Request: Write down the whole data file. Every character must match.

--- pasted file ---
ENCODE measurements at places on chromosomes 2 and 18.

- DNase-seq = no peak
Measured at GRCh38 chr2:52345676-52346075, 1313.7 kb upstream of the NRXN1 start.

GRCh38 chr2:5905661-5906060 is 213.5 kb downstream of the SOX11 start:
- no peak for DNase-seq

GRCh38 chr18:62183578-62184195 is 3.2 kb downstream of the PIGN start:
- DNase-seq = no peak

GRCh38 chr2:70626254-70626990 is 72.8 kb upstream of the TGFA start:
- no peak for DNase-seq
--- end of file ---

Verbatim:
ENCODE measurements at places on chromosomes 2 and 18.

- DNase-seq = no peak
Measured at GRCh38 chr2:52345676-52346075, 1313.7 kb upstream of the NRXN1 start.

GRCh38 chr2:5905661-5906060 is 213.5 kb downstream of the SOX11 start:
- no peak for DNase-seq

GRCh38 chr18:62183578-62184195 is 3.2 kb downstream of the PIGN start:
- DNase-seq = no peak

GRCh38 chr2:70626254-70626990 is 72.8 kb upstream of the TGFA start:
- no peak for DNase-seq